Nissan Qashqai e-Power test: gasoline electric

As consensual as a hybrid SUV may be nowadays, the one from the Japanese manufacturer is not so much. Technically speaking, at least.

Nissan likes to urge anyone willing to listen that its The Qashqai once again innovates by being able to move on electricity alone without needing to be recharged. In fact, to fill its new e-Power version with autonomy, the Japanese star doesn’t need to be connected to any terminal… but to a fuel pump.

It borders on green wash. And for good reason, no offense to the Yokohama company, in particular its marketing team, who would like us to believe this is a 100% electric proposition for their SUV, it is in fact a more banal hybrid engine.

Although, if Nissan allows itself to play with words so much, it’s because the synchronous machine is the only one driving the wheels. The ones on the front axle in this case. The very pleasant cocktail of smoothness and tone during take-off as well as high-speed relaunch is the perfect demonstration of this.

With its 190 hp and above all its 330 Nm available immediately, this Qashqai is not far from exhibiting the same mechanical approval as the Ariya tested during this same Swedish voyage, as well as autonomy. Bearing in mind, however, that the Scandinavian network, with its restrictive speed limits and its almost total absence of unevenness, is not the most restrictive.

That said, even when pushing the accelerator every now and then, this hybrid doesn’t give the impression of “grinding” as much as many of its brethren. The 1.5 turbo gasoline certainly increases in speed, but very gradually and without humming too much thanks to careful sound insulation.

In a way, this is fortunate, as, unlike the Honda e:HEV system heat engine, which is occasionally “attached” to the wheels, the Nissan block is therefore not at any time engaged with the engine transmission. gears. As far as he’s discreet. Its 158 hp and 250 Nm of torque are used only to generate electricity, transmitted to the small battery of less than 2 useful kWh, to the synchronous machine, or even to both at the same time, depending on the situation.

This 3-cylinder is more noticeable in terms of consumption. But always for good reasons. Your average appetite will not have reached 6 l/100 km on the on-board computer despite a lot of fast-paced round-trip travel in front of the lens for the purposes of this report.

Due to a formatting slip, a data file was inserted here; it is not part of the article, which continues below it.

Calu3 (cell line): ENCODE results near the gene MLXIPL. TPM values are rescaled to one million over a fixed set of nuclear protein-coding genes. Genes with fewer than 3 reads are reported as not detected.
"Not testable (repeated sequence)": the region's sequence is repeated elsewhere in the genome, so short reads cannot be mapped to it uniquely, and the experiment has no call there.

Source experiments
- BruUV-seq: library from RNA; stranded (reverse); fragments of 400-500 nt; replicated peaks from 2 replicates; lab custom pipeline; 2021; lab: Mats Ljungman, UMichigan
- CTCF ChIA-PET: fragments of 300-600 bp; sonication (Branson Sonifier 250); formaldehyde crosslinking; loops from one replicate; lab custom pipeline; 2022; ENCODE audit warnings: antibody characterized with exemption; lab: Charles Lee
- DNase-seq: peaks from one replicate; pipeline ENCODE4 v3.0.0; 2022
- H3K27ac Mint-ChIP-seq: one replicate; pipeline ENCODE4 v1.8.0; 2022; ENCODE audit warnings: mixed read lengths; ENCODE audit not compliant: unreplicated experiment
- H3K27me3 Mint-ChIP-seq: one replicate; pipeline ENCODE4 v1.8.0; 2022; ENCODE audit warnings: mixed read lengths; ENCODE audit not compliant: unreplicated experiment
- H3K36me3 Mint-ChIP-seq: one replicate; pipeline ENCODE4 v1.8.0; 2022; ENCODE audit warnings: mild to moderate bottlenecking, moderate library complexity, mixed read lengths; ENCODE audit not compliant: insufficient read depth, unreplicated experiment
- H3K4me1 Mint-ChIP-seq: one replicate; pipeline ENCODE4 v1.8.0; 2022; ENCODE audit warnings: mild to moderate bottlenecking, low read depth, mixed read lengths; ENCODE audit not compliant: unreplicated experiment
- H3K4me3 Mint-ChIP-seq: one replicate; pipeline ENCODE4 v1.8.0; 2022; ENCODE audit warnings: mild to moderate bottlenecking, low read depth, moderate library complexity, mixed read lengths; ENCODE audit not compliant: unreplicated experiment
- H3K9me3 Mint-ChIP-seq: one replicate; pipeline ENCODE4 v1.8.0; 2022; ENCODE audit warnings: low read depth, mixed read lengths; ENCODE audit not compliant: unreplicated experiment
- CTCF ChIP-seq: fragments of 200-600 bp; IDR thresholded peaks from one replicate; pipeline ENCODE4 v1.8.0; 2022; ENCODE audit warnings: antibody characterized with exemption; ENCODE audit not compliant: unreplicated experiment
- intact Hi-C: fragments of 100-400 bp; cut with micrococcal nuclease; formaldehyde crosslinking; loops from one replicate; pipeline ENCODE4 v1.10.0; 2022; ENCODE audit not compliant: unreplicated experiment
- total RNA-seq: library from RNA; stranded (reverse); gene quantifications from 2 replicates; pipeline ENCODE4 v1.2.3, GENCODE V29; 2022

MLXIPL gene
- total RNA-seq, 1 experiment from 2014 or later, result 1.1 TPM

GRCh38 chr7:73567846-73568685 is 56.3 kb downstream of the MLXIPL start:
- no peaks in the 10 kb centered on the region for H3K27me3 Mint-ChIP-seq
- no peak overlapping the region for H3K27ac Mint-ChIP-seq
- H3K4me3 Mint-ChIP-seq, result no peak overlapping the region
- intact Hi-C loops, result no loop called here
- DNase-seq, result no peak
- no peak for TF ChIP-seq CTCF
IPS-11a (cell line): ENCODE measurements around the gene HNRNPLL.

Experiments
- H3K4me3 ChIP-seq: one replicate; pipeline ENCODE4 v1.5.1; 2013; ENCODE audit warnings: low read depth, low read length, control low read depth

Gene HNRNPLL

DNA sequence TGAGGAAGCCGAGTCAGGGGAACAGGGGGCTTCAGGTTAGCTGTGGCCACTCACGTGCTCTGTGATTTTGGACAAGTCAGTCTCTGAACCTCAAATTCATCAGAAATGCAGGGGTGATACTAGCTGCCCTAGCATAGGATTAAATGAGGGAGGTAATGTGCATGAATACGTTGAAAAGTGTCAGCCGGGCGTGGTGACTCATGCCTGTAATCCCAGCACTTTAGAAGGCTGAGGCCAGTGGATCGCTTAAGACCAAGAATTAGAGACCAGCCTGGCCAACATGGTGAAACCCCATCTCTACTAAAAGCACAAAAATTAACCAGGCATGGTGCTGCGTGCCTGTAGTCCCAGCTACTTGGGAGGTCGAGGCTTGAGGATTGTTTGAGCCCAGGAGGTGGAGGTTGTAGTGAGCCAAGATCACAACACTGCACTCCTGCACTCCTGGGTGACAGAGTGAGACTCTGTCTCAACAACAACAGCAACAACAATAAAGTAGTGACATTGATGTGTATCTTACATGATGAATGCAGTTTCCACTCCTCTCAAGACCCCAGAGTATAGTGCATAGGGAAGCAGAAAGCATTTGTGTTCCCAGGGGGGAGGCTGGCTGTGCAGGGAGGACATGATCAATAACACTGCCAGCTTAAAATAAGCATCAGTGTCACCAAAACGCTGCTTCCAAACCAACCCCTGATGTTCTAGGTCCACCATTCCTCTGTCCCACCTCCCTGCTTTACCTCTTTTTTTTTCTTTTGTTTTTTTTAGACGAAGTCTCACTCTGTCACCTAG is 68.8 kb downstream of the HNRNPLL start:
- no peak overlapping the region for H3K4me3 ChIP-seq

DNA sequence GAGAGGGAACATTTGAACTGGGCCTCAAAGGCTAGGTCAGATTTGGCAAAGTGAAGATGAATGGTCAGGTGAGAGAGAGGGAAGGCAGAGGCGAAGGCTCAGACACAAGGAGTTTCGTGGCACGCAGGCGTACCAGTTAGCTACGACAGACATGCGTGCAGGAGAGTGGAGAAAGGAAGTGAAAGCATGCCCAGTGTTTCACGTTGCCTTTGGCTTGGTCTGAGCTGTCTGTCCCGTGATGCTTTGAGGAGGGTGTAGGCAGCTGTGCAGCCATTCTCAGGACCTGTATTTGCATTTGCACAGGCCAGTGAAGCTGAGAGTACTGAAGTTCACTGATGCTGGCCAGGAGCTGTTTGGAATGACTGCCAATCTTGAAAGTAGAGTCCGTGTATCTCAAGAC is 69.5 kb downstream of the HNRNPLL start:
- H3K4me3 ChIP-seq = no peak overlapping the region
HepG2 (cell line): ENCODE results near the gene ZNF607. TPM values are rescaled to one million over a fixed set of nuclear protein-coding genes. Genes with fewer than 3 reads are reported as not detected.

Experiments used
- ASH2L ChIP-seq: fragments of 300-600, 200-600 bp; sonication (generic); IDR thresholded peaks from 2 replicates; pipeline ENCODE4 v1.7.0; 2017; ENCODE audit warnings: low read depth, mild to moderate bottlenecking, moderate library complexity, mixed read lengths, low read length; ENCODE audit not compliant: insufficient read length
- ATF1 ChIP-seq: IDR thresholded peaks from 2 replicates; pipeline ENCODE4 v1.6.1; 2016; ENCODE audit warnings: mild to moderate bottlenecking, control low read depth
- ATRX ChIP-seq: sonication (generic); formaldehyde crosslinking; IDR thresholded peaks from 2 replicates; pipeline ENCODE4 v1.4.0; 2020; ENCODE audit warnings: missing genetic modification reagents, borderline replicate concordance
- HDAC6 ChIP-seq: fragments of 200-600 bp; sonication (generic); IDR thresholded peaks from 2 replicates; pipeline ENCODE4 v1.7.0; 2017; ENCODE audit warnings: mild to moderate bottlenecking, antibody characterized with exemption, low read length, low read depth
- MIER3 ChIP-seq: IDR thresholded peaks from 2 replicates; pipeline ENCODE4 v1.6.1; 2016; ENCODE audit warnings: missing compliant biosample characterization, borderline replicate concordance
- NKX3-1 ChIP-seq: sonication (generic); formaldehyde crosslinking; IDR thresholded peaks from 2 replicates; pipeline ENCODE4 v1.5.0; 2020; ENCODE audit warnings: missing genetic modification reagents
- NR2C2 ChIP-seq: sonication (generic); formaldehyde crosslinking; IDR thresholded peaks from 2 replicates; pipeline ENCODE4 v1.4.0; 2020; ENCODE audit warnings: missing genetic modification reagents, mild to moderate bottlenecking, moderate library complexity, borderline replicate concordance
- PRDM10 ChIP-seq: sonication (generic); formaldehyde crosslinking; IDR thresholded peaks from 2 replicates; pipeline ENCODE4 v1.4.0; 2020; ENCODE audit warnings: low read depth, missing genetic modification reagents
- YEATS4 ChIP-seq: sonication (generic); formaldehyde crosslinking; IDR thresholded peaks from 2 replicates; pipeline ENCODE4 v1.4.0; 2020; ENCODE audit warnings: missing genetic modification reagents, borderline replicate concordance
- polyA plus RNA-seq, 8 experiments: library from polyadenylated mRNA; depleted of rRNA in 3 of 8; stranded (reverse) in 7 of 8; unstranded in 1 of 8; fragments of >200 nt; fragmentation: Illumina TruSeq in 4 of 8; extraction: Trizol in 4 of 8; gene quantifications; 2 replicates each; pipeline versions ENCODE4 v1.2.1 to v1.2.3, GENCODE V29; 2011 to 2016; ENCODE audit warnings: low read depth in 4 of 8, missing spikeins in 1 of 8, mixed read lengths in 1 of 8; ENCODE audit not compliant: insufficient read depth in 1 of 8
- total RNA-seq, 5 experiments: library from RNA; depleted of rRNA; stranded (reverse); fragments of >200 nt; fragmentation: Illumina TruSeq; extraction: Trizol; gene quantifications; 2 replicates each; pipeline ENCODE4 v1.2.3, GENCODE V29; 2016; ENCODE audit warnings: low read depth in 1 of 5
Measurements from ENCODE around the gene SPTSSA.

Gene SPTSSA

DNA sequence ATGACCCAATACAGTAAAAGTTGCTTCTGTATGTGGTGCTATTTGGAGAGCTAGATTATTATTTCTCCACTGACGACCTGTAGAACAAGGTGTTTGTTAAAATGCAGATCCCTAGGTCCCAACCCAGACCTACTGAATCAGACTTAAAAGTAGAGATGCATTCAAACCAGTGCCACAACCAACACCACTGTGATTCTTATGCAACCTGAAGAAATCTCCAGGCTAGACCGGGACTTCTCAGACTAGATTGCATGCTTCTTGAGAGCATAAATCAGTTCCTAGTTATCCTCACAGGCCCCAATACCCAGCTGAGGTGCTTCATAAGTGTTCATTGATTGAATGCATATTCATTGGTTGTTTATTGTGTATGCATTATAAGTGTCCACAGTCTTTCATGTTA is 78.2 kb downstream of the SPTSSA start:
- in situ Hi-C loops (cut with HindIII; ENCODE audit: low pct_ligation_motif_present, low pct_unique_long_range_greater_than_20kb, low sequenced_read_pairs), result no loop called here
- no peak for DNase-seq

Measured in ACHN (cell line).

Technologically speaking, this engine is also the centerpiece of this e-Power version multiplying the refinements: supercharging, dual injection (direct and indirect) and especially variable compression ratio (from 8:1 to 14:1) by continually changing the course of your pistons! The objective, to maintain a high level of performance, in case of strong demand or not, the highway in particular being the sin of the heart of many hybrids usually, because of an appetite ten times greater.

All the technical choices of this version unfortunately don’t feel so well. Such as the e-Pedal device which promotes regenerative braking and is intended to allow only the accelerator to be used for the benefit of driving comfort. But here, this mode well known to Leaf owners, no longer works below about 5 km/h. It doesn’t seem like much, but in the end, this makes braking to a stop more difficult to adjust. Unfortunately, the overall feeling of smoothness suffers so much.

The standard presence of 20” rims in this high end Tekna+ finish is also intriguing. If they go hand in hand with the multi-link rear axle rather than its more rudimentary semi-rigid counterpart, for the benefit of handling precision, those big wheels detract from the damping that struggles to properly brake them on bump.

Fortunately, it is possible to exchange them for 19” rims. But don’t expect to deduct them from the price, ranging from €38,200 to €46,000. Even when it’s not rechargeable, a hybrid SUV always costs a little more.

our verdict

This Qashqai must not be taken for what it is not; an electric SUV. But it is a successful hybrid.

We love

  • Driving pleasure almost worthy of electric
  • controlled consumption
  • High-end equipment

we love less

  • The price that can go up
  • Expendable 20″ rims
  • Delicate braking dosage

Nissan Qashqai e-Power Tekna+ datasheet


  • Tested version: €46,000
  • From €38,200
  • Manufacturer’s average consumption/during the test (l/100 km): 5.3-5.4/5.9
  • COtwo/penalty: €119-123/0
  • Fiscal power: 8 hp
  • Country of manufacture: United Kingdom

range offered

  • Petrol from 140 to 158 hp, from €31,300 to €46,600
  • 190 hp hybrid, from €38,200 to €46,000


  • Engine: transverse front, 3-cylinder turbo, direct and indirect injection, 12 valves, variable timing and compression ratio, stop & start, 1,497 cc3 + synchronous electric machine
  • Transmission: front-wheel drive, 1-speed automatic
  • Maximum power in rpm (hp): 190 to 4,500
  • Maximum torque in rpm (Nm): 330 to 0
  • Weight (kg): 1,685
  • Length.xwidth.xheight. (m): 4.43×1.84×1.63
  • Wheelbase (m): 2.67
  • Tank (l): 55
  • Maximum speed (km/h): 170
  • 0 to 100 km/h: 7”9
  • Standard tires: 235/45 R20
  • Test tires: Michelin Primacy 4


  • Front/rear elbow width (cm): 149/145
  • Rear legroom (cm): 72
  • Chest in 5/2 (l): 504/1,582


  • 19″ rims: €0
  • Temporary spare wheel: €150
  • Metallic paint: €850


  • Kia Sportage Hybrid, from €38,690
  • Ford Kuga Hybrid Flexifuel, from €40,200
  • Toyota Rav4, from €44,000

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